Only god knows what really happend behind the closed OR doors, but right now all we are hoping and praying for is for our dear kitten to be resting in peace, pain free….


Oct 24, 2011
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To Irina
by: Barbara

Irina, I’m not qualified to get into the why’s and wherefore’s of what happened but I just wanted to say how sorry I am that you lost your kitten in this way, and sorry that Basya had such a short life to enjoy with you and your family.It’s the most awful thing losing a beloved cat, to lose her so unexpectedly is cruel, no wonder you want answers.

Barbara avatar


Oct 23, 2011
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Unexpected Death
by: Irina

Irina,

I am SO sorry for your loss. I have a friend who shows & breeds BSH, & about 10 years ago, we were going to adopt one of her retiring stud cats after his neuter. The same thing happened to him & he was 3 years old, had never had a health problem up to that time, & had never sired anything but healthy kittens. She called us in tears. It was the only time she has ever had that happen, & the necropsy showed nothing unusual.

I hope you chose to do a necropsy on your kitten, as that is the only thing that will give you any definitive answers.


Oct 23, 2011
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response
by: Irina Shendrik

Thank you for your response and trying to help with answering questions during this very hard time for us…
The vet denies the fact that he overdosed the med, as well as he claims that he did everything imaginable to resuscitate…
I am a Nurse Practitioner working in pain management, and anesthesia is what i deal with a lot…I am inclining to believe exactly what you said about the wrong dose, dilution or speed of administration…I think they are trying to cover their trails, and refusing to give me the true picture of what really happened.
My daughter and I are going to speak with the vet tomorrow, since we need to know the answers and the truth in the first place.
I would like to ask you some questions:
1. Were we supposed to be explained the step-by-step process and anesthesia to be used?
2. Were we supposed to sign any paperwork about the surgery?
3. When the animal died of unknown causes, is the vet supposed to report this event to the FDA?
4. Do they need to perform the post-mortem necropsy to confirm the cause of death in cases of unexplained death or are they allowed to assume that it was a drug reaction?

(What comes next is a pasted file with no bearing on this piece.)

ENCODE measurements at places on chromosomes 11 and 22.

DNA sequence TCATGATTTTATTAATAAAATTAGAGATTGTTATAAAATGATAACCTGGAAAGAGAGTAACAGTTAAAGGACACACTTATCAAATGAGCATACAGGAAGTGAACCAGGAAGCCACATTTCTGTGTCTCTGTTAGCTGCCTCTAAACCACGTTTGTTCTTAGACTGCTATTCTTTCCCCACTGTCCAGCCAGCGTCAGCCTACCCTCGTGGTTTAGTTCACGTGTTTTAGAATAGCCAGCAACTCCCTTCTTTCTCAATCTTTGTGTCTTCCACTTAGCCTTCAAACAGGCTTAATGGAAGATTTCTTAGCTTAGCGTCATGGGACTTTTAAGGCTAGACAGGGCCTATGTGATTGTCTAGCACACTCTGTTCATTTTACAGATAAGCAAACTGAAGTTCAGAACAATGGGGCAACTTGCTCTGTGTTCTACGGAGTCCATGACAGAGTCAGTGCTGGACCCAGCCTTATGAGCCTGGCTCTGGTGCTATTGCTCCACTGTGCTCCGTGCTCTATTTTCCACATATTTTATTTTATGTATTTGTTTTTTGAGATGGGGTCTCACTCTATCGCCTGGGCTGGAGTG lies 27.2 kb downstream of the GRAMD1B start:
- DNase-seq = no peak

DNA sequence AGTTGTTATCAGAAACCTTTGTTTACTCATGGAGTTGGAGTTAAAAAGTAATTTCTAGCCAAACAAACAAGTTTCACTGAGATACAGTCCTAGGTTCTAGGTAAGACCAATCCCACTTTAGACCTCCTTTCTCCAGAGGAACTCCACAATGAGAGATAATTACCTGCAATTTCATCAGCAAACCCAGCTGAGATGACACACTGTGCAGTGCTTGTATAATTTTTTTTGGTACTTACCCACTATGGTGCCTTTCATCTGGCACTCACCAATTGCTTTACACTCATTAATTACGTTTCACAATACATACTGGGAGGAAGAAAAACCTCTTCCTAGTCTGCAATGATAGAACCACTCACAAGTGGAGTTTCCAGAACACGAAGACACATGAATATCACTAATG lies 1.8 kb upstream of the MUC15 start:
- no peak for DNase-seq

5. Can I report them in this case to the vet licensing board? i mean considering that i suspect the case of malpractice but have no full proof?
6.And finally, is there a way to obtain a full proof?

Thank you so very much for publishing my story – it’s sort of a consolation to my soul…


Oct 23, 2011
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Very Sad
by: Michael

I am very sorry to hear your story. It is awful. I’ll refer to the Cat Owner’s Home Veterinary Handbook.

First though what did the vet say? Is there the possibility that the vet made an error rather than your cat being particularly sensitive to the anesthetic?

The amount of anesthetic used depends on the cat’s weight.

The anesthetic is often administered in “repeated small doses…rather than all at once.” Was it given all at once? Was the correct amount given for the size of your cat?

For gas, the exact amount needs to administered for the individual cat. Certain breeds have an increased sensitivity to barbiturates and other anesthesia. This must be taken into account. Was this taken into account? Ask your vet. I cannot find any genetic diseases that affect this cat breed that might have caused this.

Normally it appears that thin, lightweight cats are more at risk or flat faced cats. The British SH can have a flattish face if breed to extreme.

A cat with heart disease, liver, kidney or lung disease is at increased risk.

I am not sure of the percentages by I believe that 1 in 100 to 1 in 1000 cats die under anesthetic. This may be incorrect but what is certain is that there is a risk of injury or death under anesthetic.

Vomiting under anesthetic is a risk too but this appears not to have happened.

Best
Michael